It’s finally here. After a year’s worth of spy photos following the debut of the stunning Mercedes-AMG GT Concept at last year’s Geneva Motor Show, we now have full disclosure on the AMG GT four-door coupe we’ve been coveting. It’s called, well actually, that is its name – the AMG GT 4-Door Coupe, spelled using the number 4 instead of the word. But we promise that’s the only thing underwhelming about this latest rocket ship from Affalterbach. Let’s jump right to the good part. Remember when we said the car would “likely” have over 600 horsepower? The range-topping model – in this case the Mercedes-AMG GT 63 S – actually packs 630 hp (470 kilowatts) from its 4.0-liter biturbo V8. Slotting underneath is the Mercedes-AMG GT 63, tuned to make a familiar 577 hp (430 Kw) from the same V8. Aside from delivering prolific power, both mills feature cylinder deactivation for increased efficiency while cruising.
he third and final model is the Mercedes-AMG GT 53, and it’s something of a surprise. Instead of the 4.0-liter V8 it utilizes a turbocharged 3.0-liter inline-six making only 429 hp (367 Kw) in what would be considered the entry-level package. The 53 is also technically a mild hybrid, combining the mill with Merc’s EQ Boost system that functions as a starter-alternator for the car. It’s installed between the engine and transmission and adds 21 hp (16 Kw) with 184 pound-feet (249 Newton-meters) of torque.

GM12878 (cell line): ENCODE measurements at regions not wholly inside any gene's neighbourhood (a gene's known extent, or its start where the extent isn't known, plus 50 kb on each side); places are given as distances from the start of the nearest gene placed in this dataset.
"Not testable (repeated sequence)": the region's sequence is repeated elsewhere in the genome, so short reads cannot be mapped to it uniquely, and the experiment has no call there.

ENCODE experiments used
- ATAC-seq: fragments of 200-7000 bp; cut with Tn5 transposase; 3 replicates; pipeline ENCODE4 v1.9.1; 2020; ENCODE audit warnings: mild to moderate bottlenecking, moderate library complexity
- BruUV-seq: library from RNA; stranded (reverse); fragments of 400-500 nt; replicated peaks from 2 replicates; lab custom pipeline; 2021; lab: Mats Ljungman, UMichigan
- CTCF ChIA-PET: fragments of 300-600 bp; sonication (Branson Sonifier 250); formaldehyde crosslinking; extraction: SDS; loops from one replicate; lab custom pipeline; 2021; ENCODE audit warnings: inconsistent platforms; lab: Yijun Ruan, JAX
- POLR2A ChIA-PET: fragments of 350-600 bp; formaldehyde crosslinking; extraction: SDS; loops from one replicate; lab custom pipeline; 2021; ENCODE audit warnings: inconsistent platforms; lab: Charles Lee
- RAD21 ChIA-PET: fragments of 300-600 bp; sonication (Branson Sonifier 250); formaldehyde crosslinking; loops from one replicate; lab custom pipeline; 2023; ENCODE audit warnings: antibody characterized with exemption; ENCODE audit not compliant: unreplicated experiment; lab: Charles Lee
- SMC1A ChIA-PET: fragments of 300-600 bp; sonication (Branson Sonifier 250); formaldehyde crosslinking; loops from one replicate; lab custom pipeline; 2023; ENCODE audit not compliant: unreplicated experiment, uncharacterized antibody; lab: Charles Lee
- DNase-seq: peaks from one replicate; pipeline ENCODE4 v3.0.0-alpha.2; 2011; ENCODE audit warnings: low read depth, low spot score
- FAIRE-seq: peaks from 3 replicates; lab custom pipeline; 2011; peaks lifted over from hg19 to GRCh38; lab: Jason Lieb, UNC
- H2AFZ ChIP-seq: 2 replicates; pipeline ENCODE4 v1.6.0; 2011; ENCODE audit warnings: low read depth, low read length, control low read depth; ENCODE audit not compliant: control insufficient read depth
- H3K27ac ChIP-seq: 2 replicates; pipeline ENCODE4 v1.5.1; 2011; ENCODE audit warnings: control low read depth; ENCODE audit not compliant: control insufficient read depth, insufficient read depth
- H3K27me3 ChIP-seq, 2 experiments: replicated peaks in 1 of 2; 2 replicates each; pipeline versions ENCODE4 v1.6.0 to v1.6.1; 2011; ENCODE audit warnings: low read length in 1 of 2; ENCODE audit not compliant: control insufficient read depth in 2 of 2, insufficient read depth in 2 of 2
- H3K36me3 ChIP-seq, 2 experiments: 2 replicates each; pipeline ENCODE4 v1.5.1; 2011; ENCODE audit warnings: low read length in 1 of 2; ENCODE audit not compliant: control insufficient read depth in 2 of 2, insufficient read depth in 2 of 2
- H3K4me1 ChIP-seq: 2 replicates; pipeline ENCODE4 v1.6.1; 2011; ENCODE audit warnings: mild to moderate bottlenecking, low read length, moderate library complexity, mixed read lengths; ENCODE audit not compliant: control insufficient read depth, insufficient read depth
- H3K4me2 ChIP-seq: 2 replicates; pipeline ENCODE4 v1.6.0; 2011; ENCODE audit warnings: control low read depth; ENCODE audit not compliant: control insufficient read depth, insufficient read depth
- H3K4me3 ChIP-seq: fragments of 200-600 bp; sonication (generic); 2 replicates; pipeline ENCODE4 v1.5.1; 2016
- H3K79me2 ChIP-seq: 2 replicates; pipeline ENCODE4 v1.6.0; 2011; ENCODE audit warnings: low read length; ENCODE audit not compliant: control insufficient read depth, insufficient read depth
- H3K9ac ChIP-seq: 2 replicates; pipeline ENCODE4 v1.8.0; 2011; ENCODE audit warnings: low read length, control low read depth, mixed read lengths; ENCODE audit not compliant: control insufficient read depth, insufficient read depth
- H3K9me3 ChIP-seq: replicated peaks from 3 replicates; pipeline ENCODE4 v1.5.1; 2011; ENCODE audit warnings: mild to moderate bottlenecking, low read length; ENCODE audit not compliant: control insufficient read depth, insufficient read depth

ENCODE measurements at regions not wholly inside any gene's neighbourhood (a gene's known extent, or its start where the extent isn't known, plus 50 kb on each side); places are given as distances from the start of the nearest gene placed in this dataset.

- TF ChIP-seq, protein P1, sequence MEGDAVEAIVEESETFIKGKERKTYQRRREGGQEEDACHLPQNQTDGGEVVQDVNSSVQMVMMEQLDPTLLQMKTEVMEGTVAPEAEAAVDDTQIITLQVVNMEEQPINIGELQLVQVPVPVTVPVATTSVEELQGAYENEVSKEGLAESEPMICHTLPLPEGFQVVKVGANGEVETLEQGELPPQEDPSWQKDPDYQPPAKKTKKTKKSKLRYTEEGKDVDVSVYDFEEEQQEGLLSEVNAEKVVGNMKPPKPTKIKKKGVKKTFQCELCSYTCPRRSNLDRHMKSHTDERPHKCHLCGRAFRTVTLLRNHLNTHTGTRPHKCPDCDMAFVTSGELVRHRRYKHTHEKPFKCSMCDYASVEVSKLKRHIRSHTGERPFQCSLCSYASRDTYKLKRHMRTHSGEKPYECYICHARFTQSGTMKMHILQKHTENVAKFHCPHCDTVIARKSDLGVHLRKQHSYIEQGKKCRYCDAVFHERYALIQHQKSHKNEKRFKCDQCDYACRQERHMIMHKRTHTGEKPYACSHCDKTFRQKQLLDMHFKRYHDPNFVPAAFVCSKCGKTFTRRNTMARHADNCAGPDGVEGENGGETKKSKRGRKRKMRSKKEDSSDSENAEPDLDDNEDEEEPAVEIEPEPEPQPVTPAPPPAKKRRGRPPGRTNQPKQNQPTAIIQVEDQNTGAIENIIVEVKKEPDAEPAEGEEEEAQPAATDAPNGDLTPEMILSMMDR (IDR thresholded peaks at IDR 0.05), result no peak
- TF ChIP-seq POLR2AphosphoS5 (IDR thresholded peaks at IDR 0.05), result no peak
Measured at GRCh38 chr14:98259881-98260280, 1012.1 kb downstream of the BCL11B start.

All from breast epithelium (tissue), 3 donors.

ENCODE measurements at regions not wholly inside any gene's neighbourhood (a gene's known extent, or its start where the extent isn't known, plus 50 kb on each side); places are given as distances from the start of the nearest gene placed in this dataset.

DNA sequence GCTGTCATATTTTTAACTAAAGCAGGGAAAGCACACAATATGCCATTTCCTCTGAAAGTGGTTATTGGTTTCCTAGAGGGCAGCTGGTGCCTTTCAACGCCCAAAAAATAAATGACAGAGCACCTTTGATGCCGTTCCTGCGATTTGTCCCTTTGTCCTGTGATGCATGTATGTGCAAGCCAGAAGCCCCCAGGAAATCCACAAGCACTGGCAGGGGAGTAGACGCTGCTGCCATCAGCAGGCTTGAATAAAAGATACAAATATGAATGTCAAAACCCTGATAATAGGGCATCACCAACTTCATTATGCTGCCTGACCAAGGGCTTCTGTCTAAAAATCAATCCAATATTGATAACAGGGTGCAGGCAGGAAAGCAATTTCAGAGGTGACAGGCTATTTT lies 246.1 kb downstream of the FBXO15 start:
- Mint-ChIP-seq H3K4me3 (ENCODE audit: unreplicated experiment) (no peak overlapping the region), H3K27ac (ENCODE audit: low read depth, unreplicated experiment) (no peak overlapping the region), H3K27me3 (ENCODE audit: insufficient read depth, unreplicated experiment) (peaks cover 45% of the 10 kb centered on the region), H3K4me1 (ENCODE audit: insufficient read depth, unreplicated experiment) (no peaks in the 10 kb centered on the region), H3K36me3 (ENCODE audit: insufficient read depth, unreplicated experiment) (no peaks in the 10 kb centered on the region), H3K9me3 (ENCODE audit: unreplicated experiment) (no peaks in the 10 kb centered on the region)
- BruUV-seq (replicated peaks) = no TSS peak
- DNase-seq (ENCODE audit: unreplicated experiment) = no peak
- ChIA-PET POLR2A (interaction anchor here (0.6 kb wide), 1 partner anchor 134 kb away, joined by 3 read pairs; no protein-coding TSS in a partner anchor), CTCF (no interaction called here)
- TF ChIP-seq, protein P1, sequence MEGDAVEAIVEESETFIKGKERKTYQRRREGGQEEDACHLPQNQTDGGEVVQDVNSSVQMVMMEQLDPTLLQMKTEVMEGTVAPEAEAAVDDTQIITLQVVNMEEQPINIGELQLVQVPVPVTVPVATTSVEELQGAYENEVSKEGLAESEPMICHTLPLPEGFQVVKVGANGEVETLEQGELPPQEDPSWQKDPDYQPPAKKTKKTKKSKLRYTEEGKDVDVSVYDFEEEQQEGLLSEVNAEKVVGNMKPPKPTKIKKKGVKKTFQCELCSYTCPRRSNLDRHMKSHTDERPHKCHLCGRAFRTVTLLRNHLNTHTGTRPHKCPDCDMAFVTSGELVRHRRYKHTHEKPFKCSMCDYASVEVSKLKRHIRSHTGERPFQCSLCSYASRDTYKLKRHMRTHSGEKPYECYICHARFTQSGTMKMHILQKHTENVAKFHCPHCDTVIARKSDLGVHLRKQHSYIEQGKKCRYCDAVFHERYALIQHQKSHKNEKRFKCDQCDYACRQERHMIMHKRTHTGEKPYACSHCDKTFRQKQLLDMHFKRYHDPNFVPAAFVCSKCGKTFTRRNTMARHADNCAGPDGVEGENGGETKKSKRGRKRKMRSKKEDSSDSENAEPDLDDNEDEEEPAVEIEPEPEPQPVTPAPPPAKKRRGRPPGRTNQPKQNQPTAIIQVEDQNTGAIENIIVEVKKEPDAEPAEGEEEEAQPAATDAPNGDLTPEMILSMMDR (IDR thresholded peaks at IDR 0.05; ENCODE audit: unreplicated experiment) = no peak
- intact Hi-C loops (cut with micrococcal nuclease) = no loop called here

All models get an AMG Speedshift nine-speed automatic, turning all four wheels with AMG’s 4Matic+ all-wheel drive system. There are some differences, however, between the V8 and inline six variants. Both the 63 and 63 S get the MCT gearbox with a wet clutch to better handle the extra power and torque, while the 53 features the TCT transmission and a more conventional torque converter. Similarly, the all-wheel drive system automatically sends power to where it can do the most good on all trim levels, but the V8 cars have an available drift function that instead sends power to where it’s most fun. Drift mode is standard on the 63 S and optional for the 63, but not offered with 53.
What does all this mean for performance? Mercedes says the GT 63 S should hit 60 mph in 3.1 seconds. Conveniently, that’s a tenth of a second quicker than Porsche’s fastest four-door coupe, the 680-hp (507 Kw) Panamera Turbo S E-Hybrid. Mercedes also says the standard 63 will do the same sprint in 3.3 seconds, with the 53 clipping the mark in 4.4 seconds. It should be noted, however, that Mercedes says these 0-60 figures are estimated. The top speeds of 195 mph, 193 mph, and 174 mph for the three trims, however, are notestimates.